Allow me to confess: I post snarky reviews on Yelp.  All the time.  Well, maybe not all the time.  A couple of times.  I try to keep things reasonable.  But if I have a really bad experience at your place of business, expect me to say something about it and to make it funny.  In a not-good-for-your-online-reputation way.  (People who follow me on Twitter seem to think I’m funny, so people are paying attention, I guess.)

I am not the only person doing this, you may have noticed.  There are whole online ecosystems these days.  Gawker, Above the Law, the new Dish.  Right-wing pages I avoid like the plague but nevertheless must grudgingly admit exist.  I’m not much for Reddit but if there’s anything you wish to discuss you’ll find it there.

Violentacrez and similar trolls aside, though, most people post or comment about something because they have an opinion and they want to share it.  The First Amendment is supposed to protect that sort of speech and generally it does.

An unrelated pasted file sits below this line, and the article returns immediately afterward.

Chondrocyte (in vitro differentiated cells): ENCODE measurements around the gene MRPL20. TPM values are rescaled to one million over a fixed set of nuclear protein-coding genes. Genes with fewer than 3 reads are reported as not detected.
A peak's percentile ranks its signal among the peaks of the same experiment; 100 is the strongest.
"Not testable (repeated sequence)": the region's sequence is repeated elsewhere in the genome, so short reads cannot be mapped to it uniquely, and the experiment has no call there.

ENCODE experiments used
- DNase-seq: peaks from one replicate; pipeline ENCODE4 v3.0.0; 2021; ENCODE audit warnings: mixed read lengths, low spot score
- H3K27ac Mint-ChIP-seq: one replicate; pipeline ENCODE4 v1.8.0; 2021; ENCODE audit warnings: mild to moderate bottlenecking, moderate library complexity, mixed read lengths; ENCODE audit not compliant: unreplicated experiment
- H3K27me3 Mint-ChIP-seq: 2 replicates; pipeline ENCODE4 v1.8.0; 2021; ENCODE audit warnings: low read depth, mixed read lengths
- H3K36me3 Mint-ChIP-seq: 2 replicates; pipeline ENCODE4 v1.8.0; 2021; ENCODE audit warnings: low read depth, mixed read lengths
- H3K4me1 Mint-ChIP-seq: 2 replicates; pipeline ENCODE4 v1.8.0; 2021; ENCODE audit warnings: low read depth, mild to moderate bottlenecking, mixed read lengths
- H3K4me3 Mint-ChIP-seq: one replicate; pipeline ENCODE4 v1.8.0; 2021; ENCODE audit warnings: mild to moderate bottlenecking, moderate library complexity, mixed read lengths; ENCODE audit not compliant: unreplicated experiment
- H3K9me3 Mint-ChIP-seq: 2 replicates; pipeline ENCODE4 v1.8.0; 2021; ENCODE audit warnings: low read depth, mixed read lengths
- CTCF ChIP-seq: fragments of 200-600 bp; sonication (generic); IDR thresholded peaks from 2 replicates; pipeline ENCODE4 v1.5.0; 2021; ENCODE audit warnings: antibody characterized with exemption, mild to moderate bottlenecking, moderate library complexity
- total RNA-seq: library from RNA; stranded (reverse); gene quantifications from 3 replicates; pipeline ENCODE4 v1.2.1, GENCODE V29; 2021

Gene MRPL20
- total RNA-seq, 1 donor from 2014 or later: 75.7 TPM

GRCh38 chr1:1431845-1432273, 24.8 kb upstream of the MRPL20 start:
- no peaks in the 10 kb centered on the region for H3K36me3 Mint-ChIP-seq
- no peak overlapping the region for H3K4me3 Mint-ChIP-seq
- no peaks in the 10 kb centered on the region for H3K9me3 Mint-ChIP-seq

What folks don’t always understand, though, is that the First Amendment can’t stop someone from suing you.

This seems counter-intuitive.  People assume that if a lawsuit ultimately will not have merit – meaning it’s a loser – that it won’t get filed.  Unfortunately that’s not true.

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Businesses targeted for negative reviews on sites like Yelp are more and more frequently filing SLAPP suits against posters.  They do this because they know that the costs of defending a lawsuit are prohibitive.  Retaining a lawyer to defend you against a defamation suit is expensive.  In the United States, parties to litigation pay their own attorneys; so even if you ultimately win, you could end up bankrupting yourself.  The businesses filing these suits want you to be afraid of this so that you’ll end up not commenting at all.

Witness the Casey Movers saga.  Basically, a woman complained about a moving company on Yelp.  In what has to be one of the most spectacularly tone-deaf, idiotic responses to a customer complaint of all time, Matthew Overstreet, sales manager extraordinaire, sent her a letter peppered with poorly-used legalese, the gist of which was a threat to sue her if she didn’t remove the comment.  And not just to sue her, but to make her travel to a distant court to defend the case.